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J Exp Biol. 2011 May 15;214(Pt 10):1685-91. doi: 10.1242/jeb.051045.

How muscles define maximum running performance in lizards: an analysis using swing- and stance-phase muscles.

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Department of Biological Sciences, Clemson University, 132 Long Hall, Clemson, SC 29634, USA.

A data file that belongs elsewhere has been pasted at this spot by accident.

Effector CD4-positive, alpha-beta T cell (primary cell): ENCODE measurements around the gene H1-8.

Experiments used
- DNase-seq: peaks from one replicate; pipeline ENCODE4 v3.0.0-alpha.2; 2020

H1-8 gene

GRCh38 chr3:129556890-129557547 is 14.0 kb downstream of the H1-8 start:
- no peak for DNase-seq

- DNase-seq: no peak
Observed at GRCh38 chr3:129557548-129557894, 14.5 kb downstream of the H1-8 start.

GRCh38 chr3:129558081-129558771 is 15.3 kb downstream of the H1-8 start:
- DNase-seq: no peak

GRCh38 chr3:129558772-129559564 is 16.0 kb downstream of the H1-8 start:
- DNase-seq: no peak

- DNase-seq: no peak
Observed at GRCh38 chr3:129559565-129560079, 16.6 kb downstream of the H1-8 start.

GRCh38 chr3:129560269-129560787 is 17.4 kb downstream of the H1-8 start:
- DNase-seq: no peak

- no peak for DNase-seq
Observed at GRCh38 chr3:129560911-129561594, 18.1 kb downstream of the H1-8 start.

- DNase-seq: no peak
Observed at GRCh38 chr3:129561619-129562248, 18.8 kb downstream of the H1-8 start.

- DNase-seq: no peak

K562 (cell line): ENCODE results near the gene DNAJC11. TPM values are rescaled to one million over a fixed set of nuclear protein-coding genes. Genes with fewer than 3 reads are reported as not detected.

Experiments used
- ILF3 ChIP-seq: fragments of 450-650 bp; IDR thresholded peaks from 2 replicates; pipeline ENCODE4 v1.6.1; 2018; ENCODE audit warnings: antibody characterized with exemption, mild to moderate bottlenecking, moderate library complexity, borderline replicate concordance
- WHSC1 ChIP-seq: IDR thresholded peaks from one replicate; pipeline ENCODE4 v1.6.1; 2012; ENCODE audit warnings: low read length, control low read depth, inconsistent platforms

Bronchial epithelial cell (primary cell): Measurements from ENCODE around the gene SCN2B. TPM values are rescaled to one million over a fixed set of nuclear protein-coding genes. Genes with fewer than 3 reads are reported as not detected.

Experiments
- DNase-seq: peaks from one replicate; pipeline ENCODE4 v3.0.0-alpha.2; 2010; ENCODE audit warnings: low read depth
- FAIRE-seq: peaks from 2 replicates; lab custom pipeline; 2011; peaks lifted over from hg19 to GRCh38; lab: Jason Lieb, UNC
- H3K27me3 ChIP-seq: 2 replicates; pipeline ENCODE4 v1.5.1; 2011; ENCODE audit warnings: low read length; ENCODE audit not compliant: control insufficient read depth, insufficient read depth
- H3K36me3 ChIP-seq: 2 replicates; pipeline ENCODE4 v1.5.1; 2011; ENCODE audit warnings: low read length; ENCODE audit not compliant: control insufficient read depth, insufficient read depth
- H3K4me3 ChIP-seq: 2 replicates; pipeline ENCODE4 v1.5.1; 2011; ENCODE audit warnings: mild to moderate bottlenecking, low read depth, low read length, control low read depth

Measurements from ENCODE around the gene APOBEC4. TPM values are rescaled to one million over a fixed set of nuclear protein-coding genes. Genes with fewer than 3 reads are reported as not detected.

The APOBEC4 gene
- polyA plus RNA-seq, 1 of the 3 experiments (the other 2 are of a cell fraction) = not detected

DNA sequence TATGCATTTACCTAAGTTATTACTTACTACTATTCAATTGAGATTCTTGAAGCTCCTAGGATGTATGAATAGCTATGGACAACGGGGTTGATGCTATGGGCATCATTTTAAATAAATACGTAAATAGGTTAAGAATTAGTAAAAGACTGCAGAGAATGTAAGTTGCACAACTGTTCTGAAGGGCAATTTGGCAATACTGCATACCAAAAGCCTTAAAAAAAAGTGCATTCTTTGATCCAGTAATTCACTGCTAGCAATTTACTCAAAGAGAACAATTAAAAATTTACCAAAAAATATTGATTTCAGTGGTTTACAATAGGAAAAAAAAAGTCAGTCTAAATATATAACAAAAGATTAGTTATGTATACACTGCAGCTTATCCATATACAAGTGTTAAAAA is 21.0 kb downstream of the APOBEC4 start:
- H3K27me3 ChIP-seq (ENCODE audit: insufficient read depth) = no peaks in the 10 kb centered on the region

Maximum locomotor performance is crucial for capturing prey, escaping predators and many other behaviors. However, we know little about what defines maximum performance in vertebrates. Muscles drive the movement of the limbs during locomotion, and thus likely play a major role in defining locomotor capacity. For lizards, the iliofibularis, a swing-phase muscle, is often linked to ecology and/or performance. However, stance-phase muscles likely limit performance given that they propel the animal. Using a small semi-arboreal lizard (Sceloporus woodi), we compared how swing- and stance-phase muscles relate to maximum running speed and acceleration. We employed both a level and vertical trackway to elicit ecologically relevant locomotor performance. Six individuals were filmed at 250 frames s⁻¹ in lateral view. Following performance trials, upper and lower hindlimbs were sectioned and assessed using histochemistry. Fast glycolytic, fast oxidative and slow oxidative fibers were detected and counted in the gastrocnemius (GA; stance phase) and iliofibularis (IF; swing phase) muscles. In addition, the mean fiber diameter for each fiber type in each muscle was determined, as was the fiber cross-sectional area. We found that properties of the GA, but not the IF, were positively correlated with performance. Interestingly, certain attributes of the GA were correlated with maximum vertical locomotion whereas others were correlated with maximum level locomotion. We conclude that stance phase, not swing phase, limits maximum performance in this species of lizard. In addition, we highlight the need to include properties of stance-phase muscles and a spectrum of ecologically relevant behaviors when attempting to correlate locomotor physiology with ecology and/or performance.

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